The Pine Barrens provides some amazing places to ride your bicycle.Places where you can still find countryroads with low traffic, forests, farmland,and coastal views. The Tour de Pines isabout the experience of being out in thePinelands and appreciating all that hasbeen protected. We hope that all riderswho participate will also consider advocating for its protection.

    Next years Tour de Pines will takeplace October 3rd to the 8th - so markyour calendars for 2018! You can get

    more information on the Tour de Pinesand other events organized by thePinelands Preservation Alliance on ourwebsite

    Another Great Year for the Tour de Pines

    2017 Tour de Pines The 2017 Tour de Pines was ahuge success. We offer our thanks

    to the following sponsors:

    Team Tour SponsorsJersey Shore Cycle ClubPinelands Adventures

    Wells Fargo Financial ServicesFlying Fish Brewing Co.

    Bicycle Shop SponsorsBicycles UnlimitedForked River, NJ

    Beachwood BicyclesBeachwood, NJ

    Harts CycleryPennington, NJ

    Shore Brake CycleryBrant Beach, NJ

    Tuckahoe Bike ShopTuckahoe, NJ

    Village BicycleTuckerton, NJ

    Tour Supporters

    Cahilly Horticultural ServicesPemberton-Pyramid Lodge No. 92

    Tate & Tate Certified Court ReportersWheelies Bicycles of Medford

  • 3

    Ghost Forests come to New Jersey

    In June we released the video Barrens tothe Bay: An Aquifer Flows to It as part ofour Save the Source campaign( to raise aware-ness about the need to protect theKirkwood-Cohansey aquifer - the sourceof water that the plants, animals andhumans depend on in this region.

    During the filming we found evidence ofa little reported, but important topicinvolving the issue of sea level rise andaquifer withdrawal. While exploring thelower Mullica and Wading Rivers withBarnegat Bay Partnership ProjectCoordinator Martha Maxwell-Doyle, wecame upon a stand of Atlantic WhiteCedar that had been killed after salt waterinundation from Hurricane Sandy in2012. There it was - a ghost forest of deadtrees standing there at the edge of theMullica River. See the whole video Atlantic White Cedar trees cant surviveprolonged exposure to salt water. Marthaexplained, The impact of saltwater inun-dation on some of the ecosystems here,especially after Hurricane Sandy, was thatsalt water moved in and the trees were notable to adapt as you get into fresh wateryou will see along the edges healthy standsof cedar trees, but . . . as the salt water linemoves up into these systems, these treeswill die.It is hard for people to make the connec-tion between the water that comes out oftheir faucet and the water that we find inour wetlands and estuaries but they areintimately connected. If humans areusing more water for daily activities thanthe ecosystem can support, it exacerbatesthe impacts of salt water intrusion.Martha said, If you are drawing down onyour aquifer because there is moredemand for human populations, and youhave sea level rise occurring, everything ischanging and the saltwater line will moveinland. In our video series, we hope to illuminatesome of the important reasons why conserving groundwater is essential to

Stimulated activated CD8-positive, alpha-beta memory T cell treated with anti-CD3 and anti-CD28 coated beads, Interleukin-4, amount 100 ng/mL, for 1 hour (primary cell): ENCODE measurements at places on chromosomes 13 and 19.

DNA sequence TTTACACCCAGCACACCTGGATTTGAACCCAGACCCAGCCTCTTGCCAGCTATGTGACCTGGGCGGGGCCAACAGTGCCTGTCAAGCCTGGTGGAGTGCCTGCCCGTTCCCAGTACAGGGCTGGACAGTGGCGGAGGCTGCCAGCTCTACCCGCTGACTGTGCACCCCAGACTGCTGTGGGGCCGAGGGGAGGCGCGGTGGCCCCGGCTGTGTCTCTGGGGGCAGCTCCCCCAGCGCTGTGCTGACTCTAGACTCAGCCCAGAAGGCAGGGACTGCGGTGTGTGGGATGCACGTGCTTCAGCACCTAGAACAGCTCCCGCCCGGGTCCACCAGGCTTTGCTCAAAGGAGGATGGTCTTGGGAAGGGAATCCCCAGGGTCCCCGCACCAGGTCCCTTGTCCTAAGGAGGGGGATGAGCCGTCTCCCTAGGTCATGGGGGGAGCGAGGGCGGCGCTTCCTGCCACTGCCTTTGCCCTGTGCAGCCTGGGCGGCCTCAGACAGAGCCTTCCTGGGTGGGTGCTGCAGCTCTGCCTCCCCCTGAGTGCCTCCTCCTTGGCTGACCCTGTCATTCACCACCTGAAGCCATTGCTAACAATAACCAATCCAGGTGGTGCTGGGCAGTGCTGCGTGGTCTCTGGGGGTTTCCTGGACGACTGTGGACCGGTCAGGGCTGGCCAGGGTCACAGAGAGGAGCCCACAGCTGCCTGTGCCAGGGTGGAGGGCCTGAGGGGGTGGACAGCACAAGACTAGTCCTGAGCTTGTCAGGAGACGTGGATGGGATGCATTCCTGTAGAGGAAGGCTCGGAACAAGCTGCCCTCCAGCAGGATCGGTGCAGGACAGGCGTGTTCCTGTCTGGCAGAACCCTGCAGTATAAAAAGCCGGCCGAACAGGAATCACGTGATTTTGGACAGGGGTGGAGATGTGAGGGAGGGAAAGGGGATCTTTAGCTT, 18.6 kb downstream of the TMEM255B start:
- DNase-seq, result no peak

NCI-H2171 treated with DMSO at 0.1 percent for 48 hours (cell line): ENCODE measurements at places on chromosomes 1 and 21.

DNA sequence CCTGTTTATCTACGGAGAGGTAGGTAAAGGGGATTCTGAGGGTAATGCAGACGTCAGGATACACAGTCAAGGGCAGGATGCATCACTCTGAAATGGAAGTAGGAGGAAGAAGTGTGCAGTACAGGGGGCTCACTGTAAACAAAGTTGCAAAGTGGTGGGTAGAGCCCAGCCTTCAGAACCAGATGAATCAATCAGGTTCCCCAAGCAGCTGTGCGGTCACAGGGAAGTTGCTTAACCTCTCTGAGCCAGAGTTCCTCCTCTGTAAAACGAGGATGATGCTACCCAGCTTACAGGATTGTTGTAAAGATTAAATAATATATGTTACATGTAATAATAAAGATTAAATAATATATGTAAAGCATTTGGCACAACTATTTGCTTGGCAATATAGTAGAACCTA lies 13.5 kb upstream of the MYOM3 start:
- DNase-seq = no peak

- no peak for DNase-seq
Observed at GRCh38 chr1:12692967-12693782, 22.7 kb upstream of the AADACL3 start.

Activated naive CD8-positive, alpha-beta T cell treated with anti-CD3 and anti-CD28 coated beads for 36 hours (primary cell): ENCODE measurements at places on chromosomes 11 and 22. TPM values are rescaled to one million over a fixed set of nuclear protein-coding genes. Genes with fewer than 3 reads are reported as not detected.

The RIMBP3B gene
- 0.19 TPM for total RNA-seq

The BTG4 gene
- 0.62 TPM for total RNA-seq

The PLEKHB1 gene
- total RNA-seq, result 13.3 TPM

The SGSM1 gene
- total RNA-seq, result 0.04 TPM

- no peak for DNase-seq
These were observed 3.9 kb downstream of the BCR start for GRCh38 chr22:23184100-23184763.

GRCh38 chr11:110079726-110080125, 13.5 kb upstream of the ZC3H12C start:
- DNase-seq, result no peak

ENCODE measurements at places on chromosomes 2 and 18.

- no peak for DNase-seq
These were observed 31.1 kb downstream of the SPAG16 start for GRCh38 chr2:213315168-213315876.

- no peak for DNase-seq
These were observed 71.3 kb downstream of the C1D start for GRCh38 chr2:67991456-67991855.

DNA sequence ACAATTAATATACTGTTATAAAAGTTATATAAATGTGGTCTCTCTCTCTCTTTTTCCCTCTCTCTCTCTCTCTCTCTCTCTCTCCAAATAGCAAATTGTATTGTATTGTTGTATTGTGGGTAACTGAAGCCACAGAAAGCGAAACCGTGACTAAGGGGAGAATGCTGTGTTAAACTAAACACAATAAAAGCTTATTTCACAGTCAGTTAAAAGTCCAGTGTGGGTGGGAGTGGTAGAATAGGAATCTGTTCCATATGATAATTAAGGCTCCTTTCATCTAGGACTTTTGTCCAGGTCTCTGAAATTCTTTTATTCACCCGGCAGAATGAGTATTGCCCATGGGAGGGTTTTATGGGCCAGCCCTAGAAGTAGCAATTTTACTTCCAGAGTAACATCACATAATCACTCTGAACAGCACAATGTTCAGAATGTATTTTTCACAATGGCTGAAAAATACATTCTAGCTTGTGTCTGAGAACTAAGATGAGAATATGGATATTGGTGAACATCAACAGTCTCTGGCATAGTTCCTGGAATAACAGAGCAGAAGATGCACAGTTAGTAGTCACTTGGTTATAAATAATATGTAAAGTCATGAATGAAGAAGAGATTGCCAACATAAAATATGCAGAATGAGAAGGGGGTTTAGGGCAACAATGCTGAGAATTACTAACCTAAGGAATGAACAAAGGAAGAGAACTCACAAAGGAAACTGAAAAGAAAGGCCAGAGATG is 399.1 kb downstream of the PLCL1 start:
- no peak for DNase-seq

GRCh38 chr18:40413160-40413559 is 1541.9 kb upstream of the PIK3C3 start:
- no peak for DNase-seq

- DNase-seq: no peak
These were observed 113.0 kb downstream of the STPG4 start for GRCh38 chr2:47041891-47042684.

preserving the habitat within thePinelands National Reserve. These ghostforests are a prominent visual exampleshowing some of the consequences ofover-withdrawal from the Kirkwood-Cohansey aquifer system.

    One town in the Pinelands has beenworking hard to conserve water, and thattown is Hammonton. Hammontonspublically owned water utility operatesfour wells that draw water primarily fromthe Kirkwood-Cohansey aquifer. PPAand the Association of New JerseyEnvironmental Commissions (ANJEC)have been supporting their efforts with acommunications campaign to raiseawareness among the towns citizens andbusinesses. Hammontons work has ledto a 37% reduction in water usage in thetown between 2011 and 2015. If thiswater reduction can be replicated in otherPinelands towns these cumulative savingscould help keep our coastal wetlandshealthy.

    We should not forget that the systems thatfeed the aquifer, the wetlands, and thestreams also make it possible for us to sur-vive. We are as dependent on this systemas any of the streams and wetlands orplants and animals. The difference is thatit is up to us to fight to keep the systemhealthy. Without active conservation,enforcement of water allocations, andactive monitoring, we will continue to seelosses to habitat and water supply. That iswhy we are asking you to make this one ofyour top issues in the coming months andyears. This topic will have dramatic conse-quences if ignored and we need you joinus in working to reduce the impact ofincreasing water usage and withdrawal.Learn more about how to take action onour website andclick on Take Action.

    by Jason Howell, Stewardship Coordinator

    Pinelands JuriedPhotography

    Exhibitfrom Nov. 4th to Dec. 10th

    PPA Headquarters1